Consolidation Begins in Bits and Pieces
Burrus Update #12-05, Nov. 17, 2005
The long-expected USPS network consolidation has begun in bits and pieces, with individual offices now being notified of changes to their mail processing operations. Over the past several weeks the union has received notification from the USPS of the planned consolidation of “some operations” at 10 offices one week, followed by a dozen more the following week.
In 2002 I informed APWU members that plant consolidation represented one of the most important challenges facing the union. Concern about the effect consolidations would have on our members was a major factor in our decision to extend the 2000-2003 Collective Bargaining Agreement until Nov. 20, 2005. (This past summer, members again overwhelmingly ratified an extension, until Nov. 20, 2006.)
The two-year contract extension required management to share its consolidation plan with the APWU by December 2002, and protected members from excessing beyond 50 miles through May of 2003.
Despite numerous discussions and our repeated requests over the two-year period of the contract extension, the USPS never presented a consolidation plan. Management finally acknowledged that it had abandoned the concept of a national plan and that future consolidation efforts would be directed at “Area-wide efficiencies.”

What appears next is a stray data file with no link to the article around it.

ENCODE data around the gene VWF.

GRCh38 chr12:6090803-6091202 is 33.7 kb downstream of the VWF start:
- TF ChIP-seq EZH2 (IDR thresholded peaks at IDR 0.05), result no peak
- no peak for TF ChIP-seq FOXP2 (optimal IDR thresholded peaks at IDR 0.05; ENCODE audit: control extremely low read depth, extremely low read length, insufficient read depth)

It is now clear that USPS management plans to alter the national network through a series of piecemeal changes. It is expected that in the coming months the Postal Service will inform the union of additional offices identified for change.
These changes will include merging many mail processing operations, leaving some communities with only retail and delivery services. The APWU will respond with all available resources. A group of resident officers has been empanelled to coordinate the APWU response, including activating and updating APWU plans that were developed and distributed to local and state presidents in 2003. As local offices are identified for consolidation, the national union will coordinate national and local resources to oppose any degradation of service caused by consolidation.